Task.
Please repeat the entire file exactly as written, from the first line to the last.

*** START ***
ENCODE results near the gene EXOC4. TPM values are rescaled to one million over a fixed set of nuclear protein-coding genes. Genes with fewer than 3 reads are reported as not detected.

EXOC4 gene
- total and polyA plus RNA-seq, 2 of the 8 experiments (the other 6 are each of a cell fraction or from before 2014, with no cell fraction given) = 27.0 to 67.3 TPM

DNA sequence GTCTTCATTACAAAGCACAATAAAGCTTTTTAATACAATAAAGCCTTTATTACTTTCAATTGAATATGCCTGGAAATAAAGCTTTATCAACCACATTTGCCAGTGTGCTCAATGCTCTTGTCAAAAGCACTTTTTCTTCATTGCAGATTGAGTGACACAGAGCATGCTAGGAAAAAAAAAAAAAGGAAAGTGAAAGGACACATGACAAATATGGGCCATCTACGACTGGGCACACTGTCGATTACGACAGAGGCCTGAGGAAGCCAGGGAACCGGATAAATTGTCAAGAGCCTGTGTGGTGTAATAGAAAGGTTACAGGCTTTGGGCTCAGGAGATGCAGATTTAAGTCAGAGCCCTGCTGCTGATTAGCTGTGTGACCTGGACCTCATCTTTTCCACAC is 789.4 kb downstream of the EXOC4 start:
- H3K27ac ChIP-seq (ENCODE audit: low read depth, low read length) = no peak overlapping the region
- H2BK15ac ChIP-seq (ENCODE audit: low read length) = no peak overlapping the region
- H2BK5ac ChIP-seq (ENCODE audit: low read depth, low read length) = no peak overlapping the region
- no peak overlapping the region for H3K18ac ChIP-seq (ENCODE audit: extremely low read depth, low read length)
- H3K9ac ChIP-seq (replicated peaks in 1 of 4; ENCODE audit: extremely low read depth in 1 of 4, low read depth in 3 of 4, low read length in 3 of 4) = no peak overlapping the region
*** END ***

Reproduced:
ENCODE results near the gene EXOC4. TPM values are rescaled to one million over a fixed set of nuclear protein-coding genes. Genes with fewer than 3 reads are reported as not detected.

EXOC4 gene
- total and polyA plus RNA-seq, 2 of the 8 experiments (the other 6 are each of a cell fraction or from before 2014, with no cell fraction given) = 27.0 to 67.3 TPM

DNA sequence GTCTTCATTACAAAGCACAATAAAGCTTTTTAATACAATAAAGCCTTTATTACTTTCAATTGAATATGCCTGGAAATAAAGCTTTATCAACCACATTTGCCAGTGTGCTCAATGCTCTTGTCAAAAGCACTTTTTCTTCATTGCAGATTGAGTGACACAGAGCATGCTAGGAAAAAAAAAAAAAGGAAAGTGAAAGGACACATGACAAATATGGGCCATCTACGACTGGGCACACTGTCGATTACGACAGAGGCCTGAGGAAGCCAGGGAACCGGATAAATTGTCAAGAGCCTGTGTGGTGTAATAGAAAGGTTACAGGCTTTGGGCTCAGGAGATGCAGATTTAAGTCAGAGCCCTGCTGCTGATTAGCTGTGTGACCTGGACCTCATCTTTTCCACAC is 789.4 kb downstream of the EXOC4 start:
- H3K27ac ChIP-seq (ENCODE audit: low read depth, low read length) = no peak overlapping the region
- H2BK15ac ChIP-seq (ENCODE audit: low read length) = no peak overlapping the region
- H2BK5ac ChIP-seq (ENCODE audit: low read depth, low read length) = no peak overlapping the region
- no peak overlapping the region for H3K18ac ChIP-seq (ENCODE audit: extremely low read depth, low read length)
- H3K9ac ChIP-seq (replicated peaks in 1 of 4; ENCODE audit: extremely low read depth in 1 of 4, low read depth in 3 of 4, low read length in 3 of 4) = no peak overlapping the region